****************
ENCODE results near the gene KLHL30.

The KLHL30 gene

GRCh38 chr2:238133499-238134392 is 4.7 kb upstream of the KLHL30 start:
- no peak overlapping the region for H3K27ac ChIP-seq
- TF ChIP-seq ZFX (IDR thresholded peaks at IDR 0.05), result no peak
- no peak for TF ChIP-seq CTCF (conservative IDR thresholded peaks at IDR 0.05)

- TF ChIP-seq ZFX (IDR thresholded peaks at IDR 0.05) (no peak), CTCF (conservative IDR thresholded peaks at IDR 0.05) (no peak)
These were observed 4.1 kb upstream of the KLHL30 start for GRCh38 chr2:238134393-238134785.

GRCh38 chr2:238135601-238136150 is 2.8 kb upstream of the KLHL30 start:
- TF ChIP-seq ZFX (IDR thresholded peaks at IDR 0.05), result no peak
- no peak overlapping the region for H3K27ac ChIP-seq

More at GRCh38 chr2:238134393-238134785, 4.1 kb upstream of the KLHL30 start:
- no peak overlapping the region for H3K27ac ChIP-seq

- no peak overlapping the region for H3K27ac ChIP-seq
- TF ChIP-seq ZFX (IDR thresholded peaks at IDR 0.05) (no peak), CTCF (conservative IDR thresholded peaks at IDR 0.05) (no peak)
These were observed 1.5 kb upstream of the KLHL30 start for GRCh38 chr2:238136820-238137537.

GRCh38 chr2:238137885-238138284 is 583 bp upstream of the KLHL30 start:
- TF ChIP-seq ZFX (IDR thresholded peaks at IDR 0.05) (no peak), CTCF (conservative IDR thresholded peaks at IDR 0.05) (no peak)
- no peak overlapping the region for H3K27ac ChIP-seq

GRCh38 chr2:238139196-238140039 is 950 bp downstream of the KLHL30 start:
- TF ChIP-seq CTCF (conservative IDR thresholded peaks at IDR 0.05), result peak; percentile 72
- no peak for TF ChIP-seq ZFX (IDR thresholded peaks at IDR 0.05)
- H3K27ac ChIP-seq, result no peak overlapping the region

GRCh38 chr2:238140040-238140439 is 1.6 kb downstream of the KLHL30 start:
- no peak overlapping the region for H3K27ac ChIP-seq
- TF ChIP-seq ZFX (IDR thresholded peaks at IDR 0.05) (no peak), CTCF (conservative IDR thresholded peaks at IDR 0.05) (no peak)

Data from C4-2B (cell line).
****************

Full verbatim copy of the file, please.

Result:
ENCODE results near the gene KLHL30.

The KLHL30 gene

GRCh38 chr2:238133499-238134392 is 4.7 kb upstream of the KLHL30 start:
- no peak overlapping the region for H3K27ac ChIP-seq
- TF ChIP-seq ZFX (IDR thresholded peaks at IDR 0.05), result no peak
- no peak for TF ChIP-seq CTCF (conservative IDR thresholded peaks at IDR 0.05)

- TF ChIP-seq ZFX (IDR thresholded peaks at IDR 0.05) (no peak), CTCF (conservative IDR thresholded peaks at IDR 0.05) (no peak)
These were observed 4.1 kb upstream of the KLHL30 start for GRCh38 chr2:238134393-238134785.

GRCh38 chr2:238135601-238136150 is 2.8 kb upstream of the KLHL30 start:
- TF ChIP-seq ZFX (IDR thresholded peaks at IDR 0.05), result no peak
- no peak overlapping the region for H3K27ac ChIP-seq

More at GRCh38 chr2:238134393-238134785, 4.1 kb upstream of the KLHL30 start:
- no peak overlapping the region for H3K27ac ChIP-seq

- no peak overlapping the region for H3K27ac ChIP-seq
- TF ChIP-seq ZFX (IDR thresholded peaks at IDR 0.05) (no peak), CTCF (conservative IDR thresholded peaks at IDR 0.05) (no peak)
These were observed 1.5 kb upstream of the KLHL30 start for GRCh38 chr2:238136820-238137537.

GRCh38 chr2:238137885-238138284 is 583 bp upstream of the KLHL30 start:
- TF ChIP-seq ZFX (IDR thresholded peaks at IDR 0.05) (no peak), CTCF (conservative IDR thresholded peaks at IDR 0.05) (no peak)
- no peak overlapping the region for H3K27ac ChIP-seq

GRCh38 chr2:238139196-238140039 is 950 bp downstream of the KLHL30 start:
- TF ChIP-seq CTCF (conservative IDR thresholded peaks at IDR 0.05), result peak; percentile 72
- no peak for TF ChIP-seq ZFX (IDR thresholded peaks at IDR 0.05)
- H3K27ac ChIP-seq, result no peak overlapping the region

GRCh38 chr2:238140040-238140439 is 1.6 kb downstream of the KLHL30 start:
- no peak overlapping the region for H3K27ac ChIP-seq
- TF ChIP-seq ZFX (IDR thresholded peaks at IDR 0.05) (no peak), CTCF (conservative IDR thresholded peaks at IDR 0.05) (no peak)

Data from C4-2B (cell line).